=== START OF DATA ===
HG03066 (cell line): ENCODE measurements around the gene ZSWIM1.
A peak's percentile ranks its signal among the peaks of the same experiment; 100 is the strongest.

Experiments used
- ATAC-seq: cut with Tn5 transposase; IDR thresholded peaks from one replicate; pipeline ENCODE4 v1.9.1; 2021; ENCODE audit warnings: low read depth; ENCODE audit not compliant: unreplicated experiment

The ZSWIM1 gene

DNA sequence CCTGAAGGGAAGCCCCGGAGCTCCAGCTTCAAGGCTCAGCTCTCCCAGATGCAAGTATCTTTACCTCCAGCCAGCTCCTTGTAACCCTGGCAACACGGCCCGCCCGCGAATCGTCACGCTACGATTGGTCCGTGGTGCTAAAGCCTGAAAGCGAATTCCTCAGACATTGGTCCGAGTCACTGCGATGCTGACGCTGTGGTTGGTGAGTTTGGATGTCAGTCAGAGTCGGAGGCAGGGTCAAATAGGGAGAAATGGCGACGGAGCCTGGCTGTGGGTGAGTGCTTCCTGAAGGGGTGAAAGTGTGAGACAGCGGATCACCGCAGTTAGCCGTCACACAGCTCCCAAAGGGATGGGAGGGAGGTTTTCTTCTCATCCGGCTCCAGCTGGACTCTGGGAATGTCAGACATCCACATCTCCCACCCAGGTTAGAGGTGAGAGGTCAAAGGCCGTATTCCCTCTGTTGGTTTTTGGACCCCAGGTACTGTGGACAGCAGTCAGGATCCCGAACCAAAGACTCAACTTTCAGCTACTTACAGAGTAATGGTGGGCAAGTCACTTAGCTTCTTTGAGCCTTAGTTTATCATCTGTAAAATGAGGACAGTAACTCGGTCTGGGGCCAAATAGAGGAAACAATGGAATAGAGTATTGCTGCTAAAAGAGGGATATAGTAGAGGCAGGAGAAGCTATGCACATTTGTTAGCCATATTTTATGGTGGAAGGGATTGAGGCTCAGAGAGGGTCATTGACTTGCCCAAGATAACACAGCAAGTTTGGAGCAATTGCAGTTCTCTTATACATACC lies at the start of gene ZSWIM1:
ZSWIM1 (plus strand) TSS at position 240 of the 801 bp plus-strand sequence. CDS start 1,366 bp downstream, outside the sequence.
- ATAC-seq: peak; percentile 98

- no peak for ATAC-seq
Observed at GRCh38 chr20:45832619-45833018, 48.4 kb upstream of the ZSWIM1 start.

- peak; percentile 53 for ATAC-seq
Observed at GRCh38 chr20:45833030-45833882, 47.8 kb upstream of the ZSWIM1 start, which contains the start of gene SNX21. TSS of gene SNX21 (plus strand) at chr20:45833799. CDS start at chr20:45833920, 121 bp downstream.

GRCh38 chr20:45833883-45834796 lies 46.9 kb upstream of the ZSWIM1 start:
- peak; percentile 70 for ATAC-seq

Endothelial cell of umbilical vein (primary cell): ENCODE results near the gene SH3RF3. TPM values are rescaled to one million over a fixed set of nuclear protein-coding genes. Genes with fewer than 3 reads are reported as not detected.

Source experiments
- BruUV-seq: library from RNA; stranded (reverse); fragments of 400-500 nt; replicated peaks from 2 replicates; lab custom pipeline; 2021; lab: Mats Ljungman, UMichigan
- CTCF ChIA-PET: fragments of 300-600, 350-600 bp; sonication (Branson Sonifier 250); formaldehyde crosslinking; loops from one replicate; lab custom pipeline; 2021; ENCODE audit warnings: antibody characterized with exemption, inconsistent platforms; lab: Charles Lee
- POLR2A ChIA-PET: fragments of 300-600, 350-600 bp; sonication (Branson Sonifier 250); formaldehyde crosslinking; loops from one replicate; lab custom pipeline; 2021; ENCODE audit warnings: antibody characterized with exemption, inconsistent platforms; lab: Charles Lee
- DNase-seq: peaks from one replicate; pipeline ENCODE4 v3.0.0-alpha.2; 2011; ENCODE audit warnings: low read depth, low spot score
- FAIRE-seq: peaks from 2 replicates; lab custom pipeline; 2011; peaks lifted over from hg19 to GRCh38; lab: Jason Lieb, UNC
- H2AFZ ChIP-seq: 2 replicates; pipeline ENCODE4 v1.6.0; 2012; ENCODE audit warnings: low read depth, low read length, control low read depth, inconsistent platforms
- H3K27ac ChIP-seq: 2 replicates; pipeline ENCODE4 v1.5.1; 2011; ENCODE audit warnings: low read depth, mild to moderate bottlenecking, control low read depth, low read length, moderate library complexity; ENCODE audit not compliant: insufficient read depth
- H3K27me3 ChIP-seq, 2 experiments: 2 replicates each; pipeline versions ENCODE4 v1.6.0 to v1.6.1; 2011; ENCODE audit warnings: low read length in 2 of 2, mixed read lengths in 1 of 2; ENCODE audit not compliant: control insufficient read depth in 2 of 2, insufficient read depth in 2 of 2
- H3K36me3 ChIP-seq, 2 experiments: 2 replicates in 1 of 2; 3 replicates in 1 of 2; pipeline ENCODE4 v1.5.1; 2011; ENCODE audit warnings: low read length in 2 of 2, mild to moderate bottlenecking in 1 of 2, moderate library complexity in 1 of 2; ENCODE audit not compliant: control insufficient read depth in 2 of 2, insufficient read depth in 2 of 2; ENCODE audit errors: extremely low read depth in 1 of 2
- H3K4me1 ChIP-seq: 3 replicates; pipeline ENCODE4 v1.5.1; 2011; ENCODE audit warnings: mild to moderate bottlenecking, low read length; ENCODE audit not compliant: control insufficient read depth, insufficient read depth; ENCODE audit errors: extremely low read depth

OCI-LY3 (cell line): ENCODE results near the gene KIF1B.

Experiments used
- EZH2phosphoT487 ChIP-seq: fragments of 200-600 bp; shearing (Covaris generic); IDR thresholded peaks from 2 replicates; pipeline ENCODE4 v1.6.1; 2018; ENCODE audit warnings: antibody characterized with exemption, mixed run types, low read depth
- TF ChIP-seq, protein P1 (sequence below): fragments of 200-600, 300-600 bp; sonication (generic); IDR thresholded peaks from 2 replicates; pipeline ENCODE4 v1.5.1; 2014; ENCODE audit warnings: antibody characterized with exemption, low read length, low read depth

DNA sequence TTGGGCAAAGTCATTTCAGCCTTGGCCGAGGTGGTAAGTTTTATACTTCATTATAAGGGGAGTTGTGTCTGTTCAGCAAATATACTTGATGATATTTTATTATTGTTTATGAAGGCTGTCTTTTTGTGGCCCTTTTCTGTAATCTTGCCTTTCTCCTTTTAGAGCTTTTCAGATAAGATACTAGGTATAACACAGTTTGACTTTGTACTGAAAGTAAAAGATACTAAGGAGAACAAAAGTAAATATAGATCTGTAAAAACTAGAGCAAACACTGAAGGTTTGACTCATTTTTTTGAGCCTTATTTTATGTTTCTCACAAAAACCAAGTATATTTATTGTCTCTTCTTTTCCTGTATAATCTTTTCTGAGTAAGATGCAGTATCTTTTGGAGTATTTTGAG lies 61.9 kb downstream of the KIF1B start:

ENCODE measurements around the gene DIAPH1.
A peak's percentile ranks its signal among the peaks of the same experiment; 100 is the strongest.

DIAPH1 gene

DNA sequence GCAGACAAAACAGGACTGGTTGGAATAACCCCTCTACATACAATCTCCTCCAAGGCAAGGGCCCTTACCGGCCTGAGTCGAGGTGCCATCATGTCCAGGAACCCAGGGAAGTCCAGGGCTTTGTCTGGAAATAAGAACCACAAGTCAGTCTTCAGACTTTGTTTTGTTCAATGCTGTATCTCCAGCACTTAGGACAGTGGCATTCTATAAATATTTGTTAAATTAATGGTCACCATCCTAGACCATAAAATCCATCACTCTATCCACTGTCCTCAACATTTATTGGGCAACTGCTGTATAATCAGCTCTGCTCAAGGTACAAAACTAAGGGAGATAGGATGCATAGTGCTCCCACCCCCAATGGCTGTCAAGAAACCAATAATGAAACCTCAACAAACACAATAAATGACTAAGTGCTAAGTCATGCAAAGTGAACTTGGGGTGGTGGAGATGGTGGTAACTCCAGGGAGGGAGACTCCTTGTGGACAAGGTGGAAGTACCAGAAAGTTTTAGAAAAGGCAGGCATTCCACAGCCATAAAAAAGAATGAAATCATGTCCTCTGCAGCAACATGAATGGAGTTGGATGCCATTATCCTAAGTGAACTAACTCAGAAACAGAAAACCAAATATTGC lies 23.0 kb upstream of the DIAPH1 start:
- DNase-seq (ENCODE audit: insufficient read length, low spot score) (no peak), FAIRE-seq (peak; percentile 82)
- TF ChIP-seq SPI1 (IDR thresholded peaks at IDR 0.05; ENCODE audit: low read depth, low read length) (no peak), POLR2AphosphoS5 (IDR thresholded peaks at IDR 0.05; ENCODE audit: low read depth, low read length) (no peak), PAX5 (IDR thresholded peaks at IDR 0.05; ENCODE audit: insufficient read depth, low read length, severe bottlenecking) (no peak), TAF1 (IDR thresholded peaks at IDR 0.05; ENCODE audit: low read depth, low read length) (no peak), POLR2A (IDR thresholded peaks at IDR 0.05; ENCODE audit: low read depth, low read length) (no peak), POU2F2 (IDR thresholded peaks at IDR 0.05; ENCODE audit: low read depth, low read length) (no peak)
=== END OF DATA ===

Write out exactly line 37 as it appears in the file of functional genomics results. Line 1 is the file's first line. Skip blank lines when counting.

- TF ChIP-seq SPI1 (IDR thresholded peaks at IDR 0.05; ENCODE audit: low read depth, low read length) (no peak), POLR2AphosphoS5 (IDR thresholded peaks at IDR 0.05; ENCODE audit: low read depth, low read length) (no peak), PAX5 (IDR thresholded peaks at IDR 0.05; ENCODE audit: insufficient read depth, low read length, severe bottlenecking) (no peak), TAF1 (IDR thresholded peaks at IDR 0.05; ENCODE audit: low read depth, low read length) (no peak), POLR2A (IDR thresholded peaks at IDR 0.05; ENCODE audit: low read depth, low read length) (no peak), POU2F2 (IDR thresholded peaks at IDR 0.05; ENCODE audit: low read depth, low read length) (no peak)